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Mark Cavendish: 'I bottled it in Tour de Yorkshire'

Mark Cavendish: 'I bottled it in Tour de Yorkshire'
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Cavendish was well placed in the closing stages but ended up 18th after sitting up in the final few metres.

Mark Cavendish admitted he "bottled it" as a chance for a much-needed win passed him by in the Tour de Yorkshire on Friday.

As Rick Zabel celebrated victory on stage two, Cavendish rolled over the line in 18th place after sitting up in the final few metres.

The Team Dimension Data rider looked well placed behind team-mates Bernie Eisel and Mark Renshaw as the peloton barrelled into Bedale, but a moment's hesitation proved costly as he was swept up by moves from behind.

"I bottled it a little bit," Cavendish said. "Simple as. Obviously we had Bernie and Renshaw so I was quite excited. But Bernie went a little bit early and I was like, 's***'."

Cavendish tried to drop back and follow the move of Great Britain's Dan McLay, but found himself swallowed up at the end of the 132km stage from Barnsley.

"I tried to drop back a couple of wheels," he said. "I thought 'OK, Dan McLay. I'll get on his wheel. Perfect. He'll go.' But he kind of didn't go.

"And I just didn't react. I kind of just hesitated. Once one, two people come around, phwoah, I can't do that s*** any more."

It is now nearly 15 months since Cavendish's last victory, on stage three of last year's Dubai Tour, with the Manxman having endured almost two years wrecked by illness and injury while battling the Epstein-Barr virus.

And Cavendish admitted it was a concern he was not getting results  – something he knows cannot continue.

"I felt good today actually," he said. "I felt good yesterday. Obviously it would be nice to put that into a result. Anyone can feel good when they finish wherever I did... 20th?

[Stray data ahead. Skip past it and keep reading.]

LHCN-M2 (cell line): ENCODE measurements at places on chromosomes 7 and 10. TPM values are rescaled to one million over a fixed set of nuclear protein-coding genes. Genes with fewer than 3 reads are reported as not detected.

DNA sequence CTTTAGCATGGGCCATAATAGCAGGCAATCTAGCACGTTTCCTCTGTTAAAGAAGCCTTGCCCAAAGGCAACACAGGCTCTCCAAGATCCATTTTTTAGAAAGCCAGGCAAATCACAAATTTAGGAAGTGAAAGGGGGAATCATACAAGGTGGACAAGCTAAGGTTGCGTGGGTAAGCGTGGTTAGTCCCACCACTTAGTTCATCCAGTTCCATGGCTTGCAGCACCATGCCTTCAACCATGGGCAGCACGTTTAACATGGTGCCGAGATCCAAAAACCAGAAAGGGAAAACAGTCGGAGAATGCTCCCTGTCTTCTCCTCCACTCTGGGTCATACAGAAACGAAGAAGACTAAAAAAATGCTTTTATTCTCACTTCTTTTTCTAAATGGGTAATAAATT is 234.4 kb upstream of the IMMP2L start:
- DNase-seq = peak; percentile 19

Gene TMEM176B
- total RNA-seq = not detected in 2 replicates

"The more I don't sprint the harder it is to get that instinct back. And then the longer you don't get that instinct back, the less you sprint. It kind of goes like that."

While Cavendish was left frustrated, Zabel made sure Katusha-Alpecin did not miss the absent Marcel Kittel as he stormed to victory with a long sprint.

Kittel, Cavendish's rival in the Tour de France over recent years, withdrew on the eve of the race but his recent form suggests he would never have been able to match the power and pace of Zabel.

"I know I can do a long sprint so I thought, 'OK, I just go out and if someone comes over me at least I tried'," the German said. "I was so afraid for the last 50 metres, I'm not a guy who wins often. I thought maybe today. It was such a relief when I crossed the line first."

Roompot-Charles' Boy Van Poppel was second a day after team-mate Jesper Asselman won the opening stage, while Chris Lawless of Team Ineos was third.

A six-man breakaway was caught with a little over 10 kilometres to go and a handful of counter-attacks failed, setting up the bunch sprint.

The result means that Asselman retains the overall race lead but now just by one second from Zabel, with Van Poppel a further four seconds back.

However, the general classification standings are expected to receive a shake-up on Saturday's much tougher 132km stage from Bridlington to Scarborough, which features 1,850m of climbing.

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Chris Froome pictured in July 2018
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